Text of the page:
[Spellyans] UC/UCR

Jon Mills j.mills at email.com
Fri Nov 16 13:07:20 GMT 2012


Of course it is important to get the language and its orthography right before one sets about teaching it. However it is preposterous to suggest that the main difficulty with learning Cornish is that learners cannot cope with <c> written before back vowels and <k> written before front vowels. The main obstacle to learning a language is lack of good teaching methodology.
 Ol an gwella,
 Jon
----- Original Message -----
From: e-mail kevin.blackburn1
Sent: 11/16/12 12:49 PM
To: Standard Cornish discussion list
Subject: Re: [Spellyans] UC/UCR

 Getting the teaching approach right is important, and different methods will suit different ages and types of people. However, this is a separate issue to getting the language right in the first place - that language has to stand up whether it is being taught to youngsters in a Communicative Method approach, a chat in the pub, or is being used by someone who has moved on from that and wants to write a crime novel in Cornish - it needs to be complete, self-consistent, able to represent anything that needs to be written or spoken about, have a future, but also be able to reference the past. It would be no good having a Cornish where if a sentence from 40 years ago were dropped in as a quote the current learners couldn't make head nor tail of it.

 On 16 November 2012 12:39, Jon Mills < j.mills at email.com > wrote:
Of course the language teaching method has everything to do with the success or failure of Cornish classes in schools. The Communicative Method has been around for decades now and more or less does what Nicky is suggesting.
 Ol an gwella,
 Jon

----- Original Message -----
From: Nicky Rowe
Sent: 11/16/12 12:24 PM
To: Standard Cornish discussion list
Subject: Re: [Spellyans] UC/UCR

Is the terrible way Irish is taught in schools really worth writing off the whole idea of school education for Cornish? There are plenty of ways to teach. If I was a teacher I'd make Cornish more of a club than a class, focus on conversation and activities rather than rote learning and tests, but speak to them only in Cornish. 60 minutes of fun immersion using Cornish is surely better than 60 minutes of learning about Cornish in English.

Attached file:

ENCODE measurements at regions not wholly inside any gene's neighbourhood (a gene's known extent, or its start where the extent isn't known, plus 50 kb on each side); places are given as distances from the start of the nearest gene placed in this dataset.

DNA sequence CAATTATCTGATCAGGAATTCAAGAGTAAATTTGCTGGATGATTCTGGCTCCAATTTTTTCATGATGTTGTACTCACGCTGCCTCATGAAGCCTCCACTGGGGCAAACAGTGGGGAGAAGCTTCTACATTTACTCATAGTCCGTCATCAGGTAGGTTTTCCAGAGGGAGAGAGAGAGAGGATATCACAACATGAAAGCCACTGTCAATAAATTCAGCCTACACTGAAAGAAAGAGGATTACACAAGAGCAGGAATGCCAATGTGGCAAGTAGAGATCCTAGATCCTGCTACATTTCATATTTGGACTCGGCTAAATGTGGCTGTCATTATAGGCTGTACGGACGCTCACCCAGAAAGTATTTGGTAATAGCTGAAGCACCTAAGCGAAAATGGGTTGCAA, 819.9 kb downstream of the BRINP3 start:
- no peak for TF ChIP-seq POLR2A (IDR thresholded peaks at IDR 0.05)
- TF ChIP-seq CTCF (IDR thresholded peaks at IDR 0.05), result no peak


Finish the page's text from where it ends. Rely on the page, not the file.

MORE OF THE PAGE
Nicky

On 16 November 2012 11:43, Nicholas Williams < njawilliams at gmail.com > wrote:

I taught Irish in university for 30 years. The teaching of Irish in schools is so faulty, that in some ways it has done more harm than good.
90 years after independence Irish is hardly spoken at all. There is no daily newspaper, no weekly magazine.
And people are even proud to declare that they know no Irish.
Many public notices in Irish are incorrectly spelt or meaningless but that doesn't matter because people don't see them.
They have been turned off Irish by having it badly taught to them in school.
The only people who speak Irish are those who learnt it from their parents.
Mura bhfuil sí ón gcliabhán agat, níl sí agat ar chor ar bith 'If you haven't it [Irish] from the cradle, you haven't it at all].
Schools in this matter are useless.

Nicholas

On 16 Nov 2012, at 11:13, Michael Everson wrote:
The schools will not save or restore Cornish any more in Cornwall than they did in Ireland.
_______________________________________________
 Spellyans mailing list
 Spellyans at kernowek.net 
http://kernowek.net/mailman/listinfo/spellyans_kernowek.net 



_____________________________________ 
 Dr. Jon Mills, 
 University of Kent
http://kent.academia.edu/JonMills 
 _______________________________________________
 Spellyans mailing list
 Spellyans at kernowek.net 
http://kernowek.net/mailman/listinfo/spellyans_kernowek.net 


 --
 Kevin 'Herbie' Blackburn
 Sent from my WebMail
 tel: 07791193602



_____________________________________ 
 Dr. Jon Mills, 
 University of Kent
 http://kent.academia.edu/JonMills
-------------- next part --------------
An HTML attachment was scrubbed...
URL: <http://kernowek.net/pipermail/spellyans_kernowek.net/attachments/20121116/a6b64e7e/attachment-0001.html>


More information about the Spellyans mailing list